Making the Best of the Wurst

wurst

Recently, another blogger I follow took note of the Germans’ penchant for pork.  Took issue with it, really.  And, while I think taking aim at another cultures’ tastebuds is a thorny undertaking at best, I do feel a little sympathy for other people who are swine-averse in Germany.  There’s no easy way to steer clear of  the pig when in the Palatinate.

And I should know.  I am not a sausage eater.  I don’t mind the aroma, the spice, the bite of garlic or pepper–those are all fabulous…seductive, even.

Not sure I like the idea of sausage, but sausage is not really one of those things anyone should think too closely about, so that’s not the problem.

I’m just allergic to pork.  So I avoid it.  No biggie.  Up to this point in my life, there have always been lots of options.  In the South, I go to BBQ joints and order shredded chicken or beef.  I take a pass on bologna, and I feel no great loss.   However,  in the land of beer and brats, you find yourself adrift on a sea of sausage… absolutely schwimming in schwine.

The boys in my family think this is fabulous, and I won’t contradict them.  But it does make for some awkward moments for me.  I feel funny always asking what’s in a dish that I don’t recognize–it feels a little high maintenance.  And, since my German is very rudimentary, I often don’t understand the answers I get back.  So there’s a lot of just steering clear–taking the widest path around anything that might possibly contain pork.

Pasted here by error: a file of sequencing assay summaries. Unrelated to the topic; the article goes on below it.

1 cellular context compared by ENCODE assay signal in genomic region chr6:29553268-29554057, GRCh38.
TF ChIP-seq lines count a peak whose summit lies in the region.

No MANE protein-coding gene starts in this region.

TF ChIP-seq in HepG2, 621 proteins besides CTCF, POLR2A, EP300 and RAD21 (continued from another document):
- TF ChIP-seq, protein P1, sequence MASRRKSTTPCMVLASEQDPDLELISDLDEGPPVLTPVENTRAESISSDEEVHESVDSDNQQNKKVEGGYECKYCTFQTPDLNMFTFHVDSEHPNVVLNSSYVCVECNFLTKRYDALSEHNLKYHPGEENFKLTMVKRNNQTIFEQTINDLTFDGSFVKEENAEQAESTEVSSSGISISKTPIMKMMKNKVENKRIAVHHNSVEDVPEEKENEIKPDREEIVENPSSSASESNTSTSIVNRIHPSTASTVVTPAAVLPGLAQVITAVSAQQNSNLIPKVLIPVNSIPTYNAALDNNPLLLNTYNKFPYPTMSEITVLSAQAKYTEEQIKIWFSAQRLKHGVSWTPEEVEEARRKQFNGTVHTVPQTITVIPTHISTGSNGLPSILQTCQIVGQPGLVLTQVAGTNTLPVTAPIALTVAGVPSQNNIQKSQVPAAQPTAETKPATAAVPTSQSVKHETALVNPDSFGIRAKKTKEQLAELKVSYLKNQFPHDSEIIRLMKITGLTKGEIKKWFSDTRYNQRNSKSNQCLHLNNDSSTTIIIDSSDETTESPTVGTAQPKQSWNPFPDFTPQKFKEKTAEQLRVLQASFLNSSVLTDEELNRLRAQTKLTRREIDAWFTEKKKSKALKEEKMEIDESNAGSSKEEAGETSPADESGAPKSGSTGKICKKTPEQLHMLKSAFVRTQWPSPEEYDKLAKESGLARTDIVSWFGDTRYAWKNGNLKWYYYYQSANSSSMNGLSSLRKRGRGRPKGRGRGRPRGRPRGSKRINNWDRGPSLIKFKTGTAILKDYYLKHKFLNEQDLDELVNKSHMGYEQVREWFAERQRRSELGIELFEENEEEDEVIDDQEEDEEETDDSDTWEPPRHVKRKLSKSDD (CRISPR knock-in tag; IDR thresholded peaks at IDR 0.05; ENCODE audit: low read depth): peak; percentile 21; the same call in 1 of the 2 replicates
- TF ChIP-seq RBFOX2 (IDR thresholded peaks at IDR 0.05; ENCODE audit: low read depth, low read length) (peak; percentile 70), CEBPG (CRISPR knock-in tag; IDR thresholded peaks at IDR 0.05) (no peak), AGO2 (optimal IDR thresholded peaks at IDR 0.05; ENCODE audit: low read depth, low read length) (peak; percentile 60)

en.wikipedia.org, weisswurst
en.wikipedia.org, weisswurst

Which knocks out a lot of things in Germany.  (I thought my Ritter chocolate bar smelled slightly bacony the other day…but I ate it anyway, and I’m still standing.)

So here’s the plan:   Germany may be a swine-fest 24/7, but it’s also a chocolate and pastry and spatzle fest, so I will not suffer (although my waistline might).   My household will savor all that Germany has to offer by the age old “Jack Spratt technique.”  What I won’t eat (pork), my husband will relish; what he will only nibble around the edges (pastries), I will greedily gobble.  You’ll recognize us if you sit nearby at a restaurant:  we’ll be the people who’ve licked our platter clean.

Guten appetit!

 

A little sampler of facts about German Wurst:

*A wurst is a German or Austrian sausage–it is not necessarily made of pork, although pork is the most frequent ingredient.

*Wurst is sold both raw and cooked; it can be sold as a sausage or as cold cuts.

*If you happen to be near New Braunfels, Texas, you can go to the Wurstfest in November.  It bills itself as “the best 10 days in sausage history”–the best of the wurst.  Or the wurst at its best.  And then, later, you can confuse people by saying, “I was once in Texas and had the best wurst.”   ?!    The Pocanos also advertise a Wurst fest, complete with Polka Bands, Bavarian dancing, Lederhosen, and hotdog races.   The wurst at its worst best wurst …whatever.   Chicago also has a three day Wurst fest.  (This begs for a windy city joke, but I’m trying to be mature.)

*Bad Durkheimer, Germany (in the Pfalz, which is part of the Rhineland-Palatinate and close to where I live) has a Wurstmarkt wine and wurst festival in September.  Part of the national Oktoberfest fervor, but with wine. (And, I’m told, the wine is served in half-liter sized glasses, like beer.  Ouch.)  The Durkheimer Wurstfest is famous for being the biggest winefest in Germany.    It bills itself as a nearly 600 year old festival.  (The flyer should read “the best 570 years in sausage history”–that would show Texas!)